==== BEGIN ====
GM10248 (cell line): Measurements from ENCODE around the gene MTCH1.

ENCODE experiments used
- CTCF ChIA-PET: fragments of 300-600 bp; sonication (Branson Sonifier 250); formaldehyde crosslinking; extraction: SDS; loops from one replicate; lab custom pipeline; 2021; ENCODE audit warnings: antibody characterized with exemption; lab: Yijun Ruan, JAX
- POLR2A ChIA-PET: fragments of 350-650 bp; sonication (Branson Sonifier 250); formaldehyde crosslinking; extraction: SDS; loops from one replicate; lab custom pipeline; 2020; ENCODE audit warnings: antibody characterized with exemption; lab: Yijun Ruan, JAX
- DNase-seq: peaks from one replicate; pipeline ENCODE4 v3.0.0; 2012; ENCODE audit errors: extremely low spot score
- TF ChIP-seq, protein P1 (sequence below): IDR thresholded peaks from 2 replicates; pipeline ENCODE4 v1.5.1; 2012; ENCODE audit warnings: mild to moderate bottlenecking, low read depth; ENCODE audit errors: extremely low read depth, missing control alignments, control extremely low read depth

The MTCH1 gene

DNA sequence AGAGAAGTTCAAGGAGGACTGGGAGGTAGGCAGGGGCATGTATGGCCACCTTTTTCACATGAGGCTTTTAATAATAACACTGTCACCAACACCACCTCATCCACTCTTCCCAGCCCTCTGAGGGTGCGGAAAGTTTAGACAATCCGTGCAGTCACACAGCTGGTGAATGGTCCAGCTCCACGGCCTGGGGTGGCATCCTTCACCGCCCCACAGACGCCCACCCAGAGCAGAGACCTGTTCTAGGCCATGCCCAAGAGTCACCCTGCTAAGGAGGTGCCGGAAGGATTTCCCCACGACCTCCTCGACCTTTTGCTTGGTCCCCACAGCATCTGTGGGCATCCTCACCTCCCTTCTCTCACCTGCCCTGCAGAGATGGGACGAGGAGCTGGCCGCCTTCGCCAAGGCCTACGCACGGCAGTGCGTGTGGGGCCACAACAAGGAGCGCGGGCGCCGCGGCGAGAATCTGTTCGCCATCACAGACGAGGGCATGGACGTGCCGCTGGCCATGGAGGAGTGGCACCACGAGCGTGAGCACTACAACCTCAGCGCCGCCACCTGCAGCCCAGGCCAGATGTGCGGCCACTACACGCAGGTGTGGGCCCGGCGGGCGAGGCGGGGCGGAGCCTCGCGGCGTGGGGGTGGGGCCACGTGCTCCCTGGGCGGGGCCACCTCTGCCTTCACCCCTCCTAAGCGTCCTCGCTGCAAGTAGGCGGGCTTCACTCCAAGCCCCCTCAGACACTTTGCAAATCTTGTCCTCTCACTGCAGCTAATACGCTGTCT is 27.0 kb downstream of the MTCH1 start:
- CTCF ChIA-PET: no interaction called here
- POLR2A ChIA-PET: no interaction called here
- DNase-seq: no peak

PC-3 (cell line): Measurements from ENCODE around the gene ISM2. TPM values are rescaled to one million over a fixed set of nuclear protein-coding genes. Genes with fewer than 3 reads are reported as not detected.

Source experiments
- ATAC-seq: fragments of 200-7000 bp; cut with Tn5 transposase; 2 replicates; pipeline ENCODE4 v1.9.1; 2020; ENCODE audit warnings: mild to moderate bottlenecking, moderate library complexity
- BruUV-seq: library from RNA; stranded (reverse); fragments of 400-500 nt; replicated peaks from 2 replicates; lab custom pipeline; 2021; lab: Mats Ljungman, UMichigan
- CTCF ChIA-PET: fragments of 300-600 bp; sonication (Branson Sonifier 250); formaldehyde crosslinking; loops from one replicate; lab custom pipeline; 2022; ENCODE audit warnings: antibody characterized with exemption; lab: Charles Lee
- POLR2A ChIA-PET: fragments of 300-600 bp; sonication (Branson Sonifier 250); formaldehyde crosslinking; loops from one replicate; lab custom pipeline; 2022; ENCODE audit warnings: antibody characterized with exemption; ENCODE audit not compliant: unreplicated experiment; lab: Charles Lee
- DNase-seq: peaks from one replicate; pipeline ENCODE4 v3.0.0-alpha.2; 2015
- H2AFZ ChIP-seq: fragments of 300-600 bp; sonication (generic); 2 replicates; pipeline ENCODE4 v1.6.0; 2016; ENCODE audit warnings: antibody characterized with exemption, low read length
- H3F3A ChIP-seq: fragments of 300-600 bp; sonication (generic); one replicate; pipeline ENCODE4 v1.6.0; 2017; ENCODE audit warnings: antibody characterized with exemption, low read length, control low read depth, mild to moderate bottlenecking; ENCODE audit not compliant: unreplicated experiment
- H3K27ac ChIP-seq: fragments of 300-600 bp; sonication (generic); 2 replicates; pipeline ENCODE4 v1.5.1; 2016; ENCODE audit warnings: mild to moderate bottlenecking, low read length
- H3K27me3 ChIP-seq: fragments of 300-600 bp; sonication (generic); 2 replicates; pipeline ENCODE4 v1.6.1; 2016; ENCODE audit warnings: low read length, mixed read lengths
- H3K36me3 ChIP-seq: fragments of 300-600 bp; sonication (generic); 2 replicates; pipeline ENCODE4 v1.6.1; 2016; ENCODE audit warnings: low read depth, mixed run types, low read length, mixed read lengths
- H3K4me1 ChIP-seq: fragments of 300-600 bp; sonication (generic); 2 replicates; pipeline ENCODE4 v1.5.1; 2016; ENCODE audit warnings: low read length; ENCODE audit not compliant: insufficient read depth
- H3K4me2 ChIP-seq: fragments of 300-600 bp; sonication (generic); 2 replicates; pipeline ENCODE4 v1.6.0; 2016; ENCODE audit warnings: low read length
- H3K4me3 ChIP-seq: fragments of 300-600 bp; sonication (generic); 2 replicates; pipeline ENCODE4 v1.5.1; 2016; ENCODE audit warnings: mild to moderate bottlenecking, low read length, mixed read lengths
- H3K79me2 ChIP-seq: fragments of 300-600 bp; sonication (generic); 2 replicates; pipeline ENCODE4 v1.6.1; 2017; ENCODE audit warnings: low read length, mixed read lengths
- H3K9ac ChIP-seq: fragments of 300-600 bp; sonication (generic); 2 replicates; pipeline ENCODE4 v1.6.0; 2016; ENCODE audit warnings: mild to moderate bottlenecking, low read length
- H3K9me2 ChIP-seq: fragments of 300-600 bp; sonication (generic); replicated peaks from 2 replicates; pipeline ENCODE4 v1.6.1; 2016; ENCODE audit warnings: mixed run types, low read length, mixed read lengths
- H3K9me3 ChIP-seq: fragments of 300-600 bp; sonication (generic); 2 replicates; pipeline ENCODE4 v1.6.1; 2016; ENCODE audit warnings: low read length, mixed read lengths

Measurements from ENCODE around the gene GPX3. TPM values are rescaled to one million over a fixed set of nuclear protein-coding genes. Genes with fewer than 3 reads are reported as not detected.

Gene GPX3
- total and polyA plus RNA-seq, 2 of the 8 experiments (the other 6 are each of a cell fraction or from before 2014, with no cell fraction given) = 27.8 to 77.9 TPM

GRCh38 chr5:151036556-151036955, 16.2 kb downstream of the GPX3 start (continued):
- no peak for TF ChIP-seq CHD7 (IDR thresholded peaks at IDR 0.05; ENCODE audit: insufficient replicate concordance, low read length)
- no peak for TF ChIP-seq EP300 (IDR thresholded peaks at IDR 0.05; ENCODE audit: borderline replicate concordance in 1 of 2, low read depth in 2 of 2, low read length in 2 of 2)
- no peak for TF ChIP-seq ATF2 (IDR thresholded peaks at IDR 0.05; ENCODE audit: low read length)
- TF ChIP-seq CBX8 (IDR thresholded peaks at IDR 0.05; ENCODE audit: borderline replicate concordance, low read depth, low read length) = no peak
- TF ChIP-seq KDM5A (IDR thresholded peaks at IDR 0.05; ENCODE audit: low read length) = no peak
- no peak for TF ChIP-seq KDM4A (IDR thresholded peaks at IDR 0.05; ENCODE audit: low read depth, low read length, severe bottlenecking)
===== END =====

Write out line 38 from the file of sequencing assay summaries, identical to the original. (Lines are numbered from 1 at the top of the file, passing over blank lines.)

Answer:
- TF ChIP-seq CBX8 (IDR thresholded peaks at IDR 0.05; ENCODE audit: borderline replicate concordance, low read depth, low read length) = no peak